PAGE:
A team of researchers at Linköping and Stockholm Universities, in Sweden, have developed a camera capable of detecting methane gas in great detail. This has led to their discovery that, as temperatures of locales increase, the rate at which they give off methane — a natural greenhouse gas — increases exponentially. This could mean a much faster rate of global warming than has previously been calculated.
The camera itself is an advanced, hyperspectral, infrared camera weighing 35 kilos and measuring 50 x 45 x 25 centimeters, reports Science Daily. It is able to absorb the same radiation that methane absorbs — the one that makes it such a powerful greenhouse gas — and records a high-resolution spectrum for every pixel of the picture, which allows methane to be separated out from the other gases.
This is troubling because the greenhouse gas emissions themselves add to the warming effect, meaning that whatever human-based effects are being created are being magnified by an increase in methane gas.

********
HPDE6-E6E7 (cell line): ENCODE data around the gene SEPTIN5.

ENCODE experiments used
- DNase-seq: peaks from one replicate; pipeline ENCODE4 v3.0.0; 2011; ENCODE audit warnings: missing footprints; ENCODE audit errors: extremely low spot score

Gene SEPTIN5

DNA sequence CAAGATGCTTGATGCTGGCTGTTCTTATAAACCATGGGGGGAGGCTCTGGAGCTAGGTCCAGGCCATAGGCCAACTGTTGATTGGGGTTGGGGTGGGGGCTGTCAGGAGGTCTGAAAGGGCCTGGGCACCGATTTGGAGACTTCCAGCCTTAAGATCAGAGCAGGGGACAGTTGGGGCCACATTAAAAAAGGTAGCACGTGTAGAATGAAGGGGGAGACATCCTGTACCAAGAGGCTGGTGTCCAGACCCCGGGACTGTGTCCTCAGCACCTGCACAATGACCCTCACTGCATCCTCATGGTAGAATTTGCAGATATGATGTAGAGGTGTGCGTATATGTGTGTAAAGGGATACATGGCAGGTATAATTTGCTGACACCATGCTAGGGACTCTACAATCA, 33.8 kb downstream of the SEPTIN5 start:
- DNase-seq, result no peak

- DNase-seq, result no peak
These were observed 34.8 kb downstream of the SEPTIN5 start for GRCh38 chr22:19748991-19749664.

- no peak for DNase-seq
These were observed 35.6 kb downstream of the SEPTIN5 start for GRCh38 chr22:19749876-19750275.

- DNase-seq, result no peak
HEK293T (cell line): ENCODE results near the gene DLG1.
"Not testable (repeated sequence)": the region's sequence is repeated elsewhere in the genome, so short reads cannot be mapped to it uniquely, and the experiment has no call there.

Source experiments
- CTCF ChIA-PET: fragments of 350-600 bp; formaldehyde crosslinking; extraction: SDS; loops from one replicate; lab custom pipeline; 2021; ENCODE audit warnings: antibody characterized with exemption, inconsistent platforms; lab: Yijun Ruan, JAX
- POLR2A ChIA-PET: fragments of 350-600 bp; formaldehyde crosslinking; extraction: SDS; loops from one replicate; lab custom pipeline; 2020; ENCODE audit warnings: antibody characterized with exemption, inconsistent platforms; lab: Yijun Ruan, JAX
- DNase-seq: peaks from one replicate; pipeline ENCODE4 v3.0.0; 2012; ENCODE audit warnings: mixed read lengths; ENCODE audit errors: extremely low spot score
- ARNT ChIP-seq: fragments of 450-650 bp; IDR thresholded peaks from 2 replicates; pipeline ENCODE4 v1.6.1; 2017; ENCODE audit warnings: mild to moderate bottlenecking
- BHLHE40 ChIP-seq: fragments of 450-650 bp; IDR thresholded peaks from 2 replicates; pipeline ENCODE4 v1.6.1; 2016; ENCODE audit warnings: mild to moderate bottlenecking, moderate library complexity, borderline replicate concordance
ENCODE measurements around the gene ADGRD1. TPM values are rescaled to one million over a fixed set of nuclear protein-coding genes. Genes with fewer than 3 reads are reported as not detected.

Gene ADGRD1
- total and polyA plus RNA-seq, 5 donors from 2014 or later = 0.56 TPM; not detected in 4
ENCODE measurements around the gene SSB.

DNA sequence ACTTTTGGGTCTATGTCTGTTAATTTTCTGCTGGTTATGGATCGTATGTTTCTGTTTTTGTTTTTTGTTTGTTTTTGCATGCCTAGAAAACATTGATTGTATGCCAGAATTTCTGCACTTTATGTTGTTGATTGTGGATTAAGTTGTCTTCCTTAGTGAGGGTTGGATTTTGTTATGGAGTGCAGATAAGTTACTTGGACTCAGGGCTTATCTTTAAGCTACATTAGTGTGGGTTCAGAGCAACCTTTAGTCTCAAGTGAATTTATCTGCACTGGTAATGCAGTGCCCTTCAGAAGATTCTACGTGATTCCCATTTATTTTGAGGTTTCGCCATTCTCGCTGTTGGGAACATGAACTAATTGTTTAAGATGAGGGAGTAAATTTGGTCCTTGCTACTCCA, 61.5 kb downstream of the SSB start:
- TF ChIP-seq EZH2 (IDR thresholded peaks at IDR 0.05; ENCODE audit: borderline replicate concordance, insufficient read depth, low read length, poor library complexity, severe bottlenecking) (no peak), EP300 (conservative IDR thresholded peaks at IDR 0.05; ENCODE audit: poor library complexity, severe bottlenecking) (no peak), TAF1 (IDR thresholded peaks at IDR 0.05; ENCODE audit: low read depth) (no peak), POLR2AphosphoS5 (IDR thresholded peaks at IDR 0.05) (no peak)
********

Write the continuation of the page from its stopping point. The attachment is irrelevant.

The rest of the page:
This has led to a surprising discovery. Phys.org quoted Sivakiruthika Natchimuthu, a doctoral student at Tema Environmental Change, Linköping University, and lead author of the latest publication on this topic from her group, as saying “everything indicates that global warming caused by humans leads to increased natural greenhouse gas emissions. Our detailed measurements reveal a clear pattern of greater methane emissions from lakes at higher temperatures.” This is troubling because the greenhouse gas emissions themselves add to the warming effect, meaning that whatever human-based effects are being created are being magnified by an increase in methane gas.
The study was conducted using the advanced camera over the course of two years, looking at three different lakes. The studies were reported to be fairly conclusive: a temperature increase of 15º to 20º C resulted in an exponential increase in methane gas emissions. This could have far-reaching repercussions, not only for the environment and global habitats, but even reaching so far as the economy.